Pinter lets them all talk...
By Michael Roberts
"As far as I'm concerned, 'The Caretaker' is funny up to a point. Beyond that, it ceases to be funny, and it was because of that point that I wrote it."
~ Harold Pinter
Harold Pinter almost single-handedly changed the landscape of British theatre in the late 1950’s and early 1960’s as his existentialist meditations on identity and pain took the so-called ‘Kitchen Sink’ realism of post WWII productions into a scarier and more elliptical territory. If his critical reputation was made with 1957’s The Birthday Party, his commercial reputation was made with his first hit play, The Caretaker in 1960, and Clive Donner committed a version to celluloid in 1963 with 2 of the original cast in Donald Pleasance and Alan Bates reprising their stage roles. They were joined in the 3-hander by Robert Shaw, who would become a Pinter specialist, and the piece was beautifully shot in black and white by cinematographer and future director Nicholas Roeg.
Aston (Robert Shaw) brings home an older man, Davis (Donald Pleasance) who is down on his luck. The two establish an awkward relationship, yet Davis takes up Aston’s offer of staying a few nights until he can go to Sidcup and get his ‘papers’. Aston leaves the next morning and Davis is then surprised and interrogated by Mick (Alan Bates), who is Aston’s younger brother. The brothers eventually make the older man separate offers to become the Caretaker of the old house, which is in need of repair and renovation.
"The only theatre I ever saw was Shakespeare." ~ Harold Pinter
In the aftermath of WWII, many playwrights, took to exploring a theatre of the absurd in order to process the calamity and cost of the fight against fascism. Pinter took to following Irishman Samuel Beckett’s lead and his seminal Waiting for Godot in 1953 and produced plays of oblique minimalism with a sideline in droll, English humour to undercut the misery and pain in the ordinary lives he essayed. In the late 1940’s, mainstream British theatre was either focused on a Shakespeare centric roster of classics or a reliance on the escapist Noel Coward-esque world of the impossibly chic and wealthy, before the 1950’s opened the door to working-class voices and stories. The era of ‘Kitchen Sink’ realism afforded an opportunity for embracing an outsider like Pinter, an arch observer of English life and mores, who remarkably was to move from being on the outer fringe of the theatre industry to becoming a central player in a few short years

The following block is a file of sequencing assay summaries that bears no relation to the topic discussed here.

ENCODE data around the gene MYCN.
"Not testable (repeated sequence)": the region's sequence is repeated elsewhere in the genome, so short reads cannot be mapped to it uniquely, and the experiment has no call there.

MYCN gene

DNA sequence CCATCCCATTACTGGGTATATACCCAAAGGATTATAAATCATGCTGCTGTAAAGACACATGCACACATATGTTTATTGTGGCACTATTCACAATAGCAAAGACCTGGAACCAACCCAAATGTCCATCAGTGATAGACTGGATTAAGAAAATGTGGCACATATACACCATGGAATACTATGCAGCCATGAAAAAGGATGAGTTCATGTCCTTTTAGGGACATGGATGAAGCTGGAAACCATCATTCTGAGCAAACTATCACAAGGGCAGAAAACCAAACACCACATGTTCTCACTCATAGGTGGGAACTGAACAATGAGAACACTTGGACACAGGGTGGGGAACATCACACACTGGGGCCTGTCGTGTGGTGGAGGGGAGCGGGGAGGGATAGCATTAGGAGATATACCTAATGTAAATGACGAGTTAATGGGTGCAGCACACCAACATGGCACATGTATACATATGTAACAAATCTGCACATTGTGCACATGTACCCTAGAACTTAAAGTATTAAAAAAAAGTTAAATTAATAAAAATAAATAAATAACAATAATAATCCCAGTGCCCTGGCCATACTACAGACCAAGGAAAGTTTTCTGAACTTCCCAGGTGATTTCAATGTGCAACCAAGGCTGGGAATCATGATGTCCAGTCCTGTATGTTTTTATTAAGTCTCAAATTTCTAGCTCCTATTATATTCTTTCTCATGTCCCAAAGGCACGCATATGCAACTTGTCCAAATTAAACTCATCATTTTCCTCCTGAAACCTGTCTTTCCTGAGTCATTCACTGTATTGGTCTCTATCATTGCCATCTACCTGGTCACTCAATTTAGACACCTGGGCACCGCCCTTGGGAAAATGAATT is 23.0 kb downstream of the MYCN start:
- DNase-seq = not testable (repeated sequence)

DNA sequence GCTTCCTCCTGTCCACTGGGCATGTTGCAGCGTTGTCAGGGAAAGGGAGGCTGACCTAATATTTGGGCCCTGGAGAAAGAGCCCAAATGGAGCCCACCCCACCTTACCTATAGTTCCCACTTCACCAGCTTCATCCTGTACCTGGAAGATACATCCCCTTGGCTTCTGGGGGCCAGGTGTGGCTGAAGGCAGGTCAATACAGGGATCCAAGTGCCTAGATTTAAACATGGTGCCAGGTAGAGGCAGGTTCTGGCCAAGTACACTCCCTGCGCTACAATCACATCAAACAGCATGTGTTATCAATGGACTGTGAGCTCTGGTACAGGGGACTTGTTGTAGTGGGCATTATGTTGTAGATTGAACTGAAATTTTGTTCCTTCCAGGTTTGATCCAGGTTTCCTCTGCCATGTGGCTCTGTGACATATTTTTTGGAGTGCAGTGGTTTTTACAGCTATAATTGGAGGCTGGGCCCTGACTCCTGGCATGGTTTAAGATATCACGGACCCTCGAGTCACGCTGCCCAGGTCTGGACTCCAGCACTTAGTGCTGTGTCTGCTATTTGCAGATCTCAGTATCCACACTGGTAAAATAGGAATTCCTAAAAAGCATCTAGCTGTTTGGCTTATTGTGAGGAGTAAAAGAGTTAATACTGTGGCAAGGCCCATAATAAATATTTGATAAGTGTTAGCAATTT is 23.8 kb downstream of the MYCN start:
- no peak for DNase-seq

In the years after WWII the notion of repair, or of reclaiming and reutilising ‘damaged’ goods were strong metaphors to bring into play in regard to the damages wrought on the human psyche by the wrenching conflict. The biggest sin in this society is to be useless, and Pinter sets up the notion of the middle class, represented by the property owning brothers, being estranged from the working class, as represented by the Caretaker. Central to the dialogue between the characters is the notion also of the impossibility of communication – this operates on a class as well as an individual level. “You don’t get my meaning” is a recurring line, and it resonates on an existential level, acting as much as a crie de couer as conversational rejoinder.
In any hierarchical society, i.e. one that values ‘place’ and heritage above ability, the idea that one knows one’s place is pivotal. This feeds into the fabric of that society and reveals itself in unpleasant ways, where one section looks down on another, reaffirming sometimes racist or bigoted beliefs. Davis, even though he’s on one of the lower rungs, looks down on the “blacks” as his inferiors, as for this type of society to function it requires scapegoats. All the protagonists are looking for a mystical fix to their problems - Davis thinks if he can just to get to Sidcup to get his “papers” everything will be alright, Aston wants to build his wall and finish his shed, and Mick airily dreams of renovating the house, “a table in... in afromosia teak veneer, sideboard with matte black drawers, armchairs in oatmeal tweed, a beech frame settee with a woven sea-grass seat... it wouldn't be a flat it'd be a palace.” All the characters speak of action, but none of them ever take it, doomed to scapegoating their lack of action on the oppression of ‘others’.
Clive Donner managed to use the central location of the film in a way that didn’t betray the theatrical origins of the piece, finding places for his camera that revealed every ounce of the actor’s intent. He was much aided by an unusually askew score, and all the appropriate for it, from BBC workshop stalwart Ron Grainger. The production of the film would not have happened but for the personal donations of several famous stars keen to promote the work, including Richard Burton, Elizabeth Taylor, Noël Coward and Peter Sellers.
The Caretaker is an understated masterpiece, superbly acted by all three men and stunningly crafted by Donner and Roeg, but all of that said, it’s a Pinter project. Pinter made his reputation with his downbeat, offbeat pieces and for all the play’s brutality and examination of banal, everyday human cruelties, its humour and wit shines through, giving if not hope for the human condition at least some balance, some light in the gloom. Essential viewing.